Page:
Shade Gardening

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When talking to people about landscaping for wildlife, one of the most common laments we hear is that they have too much shade and "can’t grow anything." While it’s true that having an abundance of shade on your property changes your choices, that doesn’t necessarily mean that it limits them.

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Shade Gardening

  1. 1. When talking to people about landscaping for wildlife, T o put a new twist on an old saying, "the light is always better in someone else’s yard." one of the most common laments we hear is that The same basic gardening they have too much shade and "can’t grow anything." principles apply to shady spots as to sunny ones, but you have to While it’s true that having an abundance of shade on study your site conditions carefully and choose plants with your property changes your choices, that doesn’t extra care to be sure you have a necessarily mean that it limits them. good match. There can even be advantages to a less-than-sunny site. Shade plants generally have more chlorophyll to take full advantage of any available light. These Shade Gardening species will thrive in shade but may “burn out" in the sun. Often variegated plants, or For more nature habitat information those with colorful foliage, will Visit these helpful websites: appear more brilliant when located out of direct sunlight. A Plants Home Trees will cut heating and cooling A Birds Home costs when properly situated A Homesteaders Home around your home. Today we plant only one tree for every four that are lost, yet trees combat global warming by consuming carbon dioxide and releasing oxygen, so the trees used in shade gardens may become a critical environmental factor in the years ahead. People often use the term “shade" in a very general manner, but in fact there are several kinds of shade. If your garden gets at least two hours of direct sunlight during the day, that is considered “partial shade." When the sun hits the area only in the early morning or late afternoon, it is generally said to have “light shade." “Filtered light" occurs under trees with small leaves, while the ground beneath large-leafed trees is in “dappled light." If the site receives no direct sunlight, but is open to the sky, it is in “bright light," and if it is© WindStar Wildlife Institute Page 1 A Plants Home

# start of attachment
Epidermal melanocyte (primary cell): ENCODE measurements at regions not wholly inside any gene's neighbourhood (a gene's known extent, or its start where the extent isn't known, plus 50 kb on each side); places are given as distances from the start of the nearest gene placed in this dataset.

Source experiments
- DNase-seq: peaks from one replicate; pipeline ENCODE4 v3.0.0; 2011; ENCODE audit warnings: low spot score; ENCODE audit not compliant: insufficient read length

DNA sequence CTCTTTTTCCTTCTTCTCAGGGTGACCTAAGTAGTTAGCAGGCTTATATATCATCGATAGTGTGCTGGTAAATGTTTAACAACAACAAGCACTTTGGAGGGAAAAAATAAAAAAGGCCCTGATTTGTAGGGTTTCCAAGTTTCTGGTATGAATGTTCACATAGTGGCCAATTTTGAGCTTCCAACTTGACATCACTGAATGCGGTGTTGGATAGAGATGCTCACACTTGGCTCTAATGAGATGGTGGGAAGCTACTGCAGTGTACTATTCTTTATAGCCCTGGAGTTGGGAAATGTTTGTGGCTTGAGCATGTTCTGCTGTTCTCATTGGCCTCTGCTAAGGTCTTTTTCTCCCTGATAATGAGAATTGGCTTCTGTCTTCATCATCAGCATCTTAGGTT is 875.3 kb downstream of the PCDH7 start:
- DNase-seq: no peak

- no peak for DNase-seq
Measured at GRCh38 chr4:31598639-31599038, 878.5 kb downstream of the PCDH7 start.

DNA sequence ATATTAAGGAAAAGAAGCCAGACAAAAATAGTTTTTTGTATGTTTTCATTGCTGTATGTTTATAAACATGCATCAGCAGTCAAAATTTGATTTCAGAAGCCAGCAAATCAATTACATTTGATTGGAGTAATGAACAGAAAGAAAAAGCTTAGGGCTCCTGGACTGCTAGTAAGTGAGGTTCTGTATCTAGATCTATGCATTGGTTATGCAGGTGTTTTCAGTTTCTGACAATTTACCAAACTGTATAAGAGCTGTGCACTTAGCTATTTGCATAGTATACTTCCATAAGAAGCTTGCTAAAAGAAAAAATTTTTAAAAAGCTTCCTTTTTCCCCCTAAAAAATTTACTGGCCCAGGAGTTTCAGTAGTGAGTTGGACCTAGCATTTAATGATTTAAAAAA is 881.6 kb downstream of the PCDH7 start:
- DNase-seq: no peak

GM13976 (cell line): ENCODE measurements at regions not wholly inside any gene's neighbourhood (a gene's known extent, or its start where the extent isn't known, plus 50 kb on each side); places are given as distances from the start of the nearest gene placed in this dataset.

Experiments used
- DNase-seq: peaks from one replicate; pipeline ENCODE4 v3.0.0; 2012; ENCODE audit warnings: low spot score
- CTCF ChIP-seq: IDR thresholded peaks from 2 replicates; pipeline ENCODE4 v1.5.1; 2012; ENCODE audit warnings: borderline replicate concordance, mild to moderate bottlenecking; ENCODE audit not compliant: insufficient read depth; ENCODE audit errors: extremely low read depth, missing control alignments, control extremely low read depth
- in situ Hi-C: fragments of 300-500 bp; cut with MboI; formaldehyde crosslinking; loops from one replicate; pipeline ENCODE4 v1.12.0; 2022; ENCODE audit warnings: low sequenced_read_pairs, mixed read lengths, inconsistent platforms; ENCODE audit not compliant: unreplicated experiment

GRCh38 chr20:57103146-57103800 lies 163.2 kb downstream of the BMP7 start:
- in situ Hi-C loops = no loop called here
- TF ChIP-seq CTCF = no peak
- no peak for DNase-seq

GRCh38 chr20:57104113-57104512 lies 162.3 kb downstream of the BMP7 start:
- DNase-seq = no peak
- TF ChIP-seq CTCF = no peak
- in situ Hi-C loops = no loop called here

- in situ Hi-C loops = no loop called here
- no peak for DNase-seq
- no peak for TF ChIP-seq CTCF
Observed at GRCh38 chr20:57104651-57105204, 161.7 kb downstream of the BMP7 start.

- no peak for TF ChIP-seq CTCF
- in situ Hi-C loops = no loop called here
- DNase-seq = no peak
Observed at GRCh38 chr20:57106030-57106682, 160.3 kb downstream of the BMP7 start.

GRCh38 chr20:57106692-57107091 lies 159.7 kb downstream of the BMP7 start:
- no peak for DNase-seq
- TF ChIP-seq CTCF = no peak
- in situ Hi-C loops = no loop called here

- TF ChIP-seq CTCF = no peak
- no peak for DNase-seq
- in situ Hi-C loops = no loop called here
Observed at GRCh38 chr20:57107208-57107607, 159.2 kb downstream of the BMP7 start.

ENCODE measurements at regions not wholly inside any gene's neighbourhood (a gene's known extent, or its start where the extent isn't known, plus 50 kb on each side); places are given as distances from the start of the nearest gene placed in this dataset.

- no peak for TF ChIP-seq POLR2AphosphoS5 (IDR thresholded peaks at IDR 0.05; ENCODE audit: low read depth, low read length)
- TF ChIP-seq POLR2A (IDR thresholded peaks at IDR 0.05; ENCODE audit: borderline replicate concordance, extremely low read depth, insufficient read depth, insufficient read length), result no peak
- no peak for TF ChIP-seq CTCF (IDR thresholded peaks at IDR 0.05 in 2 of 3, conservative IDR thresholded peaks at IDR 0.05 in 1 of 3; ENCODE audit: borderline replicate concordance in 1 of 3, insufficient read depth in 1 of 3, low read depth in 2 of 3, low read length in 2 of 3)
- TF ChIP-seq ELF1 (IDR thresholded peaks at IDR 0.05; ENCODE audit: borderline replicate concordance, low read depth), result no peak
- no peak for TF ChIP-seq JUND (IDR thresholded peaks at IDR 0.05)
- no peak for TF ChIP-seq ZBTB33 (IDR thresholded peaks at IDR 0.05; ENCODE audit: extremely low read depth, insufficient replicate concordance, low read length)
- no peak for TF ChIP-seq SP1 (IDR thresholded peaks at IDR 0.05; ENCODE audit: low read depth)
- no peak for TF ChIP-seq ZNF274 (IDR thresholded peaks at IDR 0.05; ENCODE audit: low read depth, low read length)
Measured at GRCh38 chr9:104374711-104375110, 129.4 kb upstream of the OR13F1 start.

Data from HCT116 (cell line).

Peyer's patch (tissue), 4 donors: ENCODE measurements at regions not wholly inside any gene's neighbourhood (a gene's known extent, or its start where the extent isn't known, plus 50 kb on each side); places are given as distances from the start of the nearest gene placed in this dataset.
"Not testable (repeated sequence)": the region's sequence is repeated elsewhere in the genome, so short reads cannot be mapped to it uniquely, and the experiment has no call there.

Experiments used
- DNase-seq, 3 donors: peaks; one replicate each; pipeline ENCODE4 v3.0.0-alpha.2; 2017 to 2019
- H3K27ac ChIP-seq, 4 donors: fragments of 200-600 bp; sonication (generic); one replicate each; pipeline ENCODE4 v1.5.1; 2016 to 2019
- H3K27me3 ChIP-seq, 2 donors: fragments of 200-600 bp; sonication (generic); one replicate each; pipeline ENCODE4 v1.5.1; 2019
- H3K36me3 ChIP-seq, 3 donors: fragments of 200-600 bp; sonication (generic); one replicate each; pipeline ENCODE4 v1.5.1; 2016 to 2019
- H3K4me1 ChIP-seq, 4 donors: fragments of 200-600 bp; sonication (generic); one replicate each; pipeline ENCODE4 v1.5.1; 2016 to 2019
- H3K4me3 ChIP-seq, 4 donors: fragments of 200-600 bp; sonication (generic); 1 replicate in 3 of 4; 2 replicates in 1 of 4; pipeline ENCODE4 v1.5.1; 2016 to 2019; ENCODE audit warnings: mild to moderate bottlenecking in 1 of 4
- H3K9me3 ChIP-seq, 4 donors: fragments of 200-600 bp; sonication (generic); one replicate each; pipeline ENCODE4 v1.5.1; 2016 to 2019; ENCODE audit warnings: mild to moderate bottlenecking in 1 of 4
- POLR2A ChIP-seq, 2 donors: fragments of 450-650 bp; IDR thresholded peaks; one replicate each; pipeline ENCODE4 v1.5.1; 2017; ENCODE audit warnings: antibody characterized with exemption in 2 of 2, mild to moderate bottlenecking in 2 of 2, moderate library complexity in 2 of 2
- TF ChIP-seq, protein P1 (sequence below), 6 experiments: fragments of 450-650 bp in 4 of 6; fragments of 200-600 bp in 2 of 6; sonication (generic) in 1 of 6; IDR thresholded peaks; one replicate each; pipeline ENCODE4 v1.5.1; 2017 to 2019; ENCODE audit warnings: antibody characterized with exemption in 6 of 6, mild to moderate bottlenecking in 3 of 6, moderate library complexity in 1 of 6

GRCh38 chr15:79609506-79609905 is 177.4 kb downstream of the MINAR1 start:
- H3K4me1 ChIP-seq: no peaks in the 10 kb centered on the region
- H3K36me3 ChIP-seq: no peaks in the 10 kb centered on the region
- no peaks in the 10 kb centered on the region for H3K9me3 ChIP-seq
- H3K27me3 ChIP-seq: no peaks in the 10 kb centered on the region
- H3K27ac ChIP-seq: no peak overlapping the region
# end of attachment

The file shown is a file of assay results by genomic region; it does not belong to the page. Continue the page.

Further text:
2. 2. This is especially important to To create a new grove, you may "The garden of the future consider when you want to create be able to transplant seedling will be a shade garden, a shade garden by planting trees. trees from more crowded The amount of cover will also conditions elsewhere on your for all kinds of reasons – affect the temperature and property. For fastest results, fiscal, historical, and amount of moisture in the soil, choose those that grow quickly most of all, which again will influence the and have straight trunks, such as plants that you choose. ash, tulip tree, and hackberry. environmental." Those trees with leaves that are When possible, avoid trees with – Ken Druse close together and grow in a single shallow root systems, like maple, The Natural Shade Garden layer towards the outside of the sweet gum, willow, poplar, and tree crown are called birch. Their surface roots will make covered completely, perhaps by a “monolayered." This would include planting other things more deck or next to a north wall in an species such as beech, maple, oak, difficult later on, and they will rob urban setting, you have “dense and hickory, and each branch will nearby plants of needed moisture. shade." create a lot of shade. If you have decided to create or Other terms may be used by More sun will reach the ground manage an existing woodland area, different resources, but they will when the trees are “multilayered," it’s a good idea to remove invasive represent similar characteristics. with smaller leaves arranged in species before starting to plant. Your geographic location will also layers moving out from the trunk, Leave some saplings of the tree have some effect, since light is such as you find with elm, walnut, species that you like, because they more intense as you get closer to and hackberry. will then be ready to replace the the equator. larger trees if they succumb to The shape of the crown, the age or disease. It is important to study your spacing of the trees, and whether garden location throughout the or not they are deciduous, will also You can also design a shade day, and during different times of affect the type and amount of garden by planting in the shadow the year, and make notes on what shade. of an existing building, or creating light conditions are present. For structures such as arbors which instance, you may have “partial If there are dead trees in the can be covered with vines or shade" in the early spring, before area, try to leave them in place shadecloth. Since you won’t have deciduous trees leaf out, and only because they are valuable sources tree roots to worry about, “dappled light" in the summer. of food and cover for many birds amending the soil and planting in and animals, and they will enrich such conditions will be easier than A site near a building may be in the soil as they decay. in a wooded area. “light shade" at certain times of the year, but have “partial shade" when the sun is higher in the sky. Shade Structures Sometimes you can add reflected light by planting near a light-colored wall or fence. If you match your lighting conditions to the plants that you choose, you can enjoy color and variety – even in a garden with limited exposure to sunlight. Gazebo or Belvedere Pergola or Arbor Summer/Garden House Most commonly, shady conditions in a garden are the result of tree cover. Just as there are different kinds of shade to consider, there are also different types of tree canopies, and they affect the amount of light that Lath House Casino or Roman Summer House Ramada reaches the ground.© WindStar Wildlife Institute Page 2 A Plants Home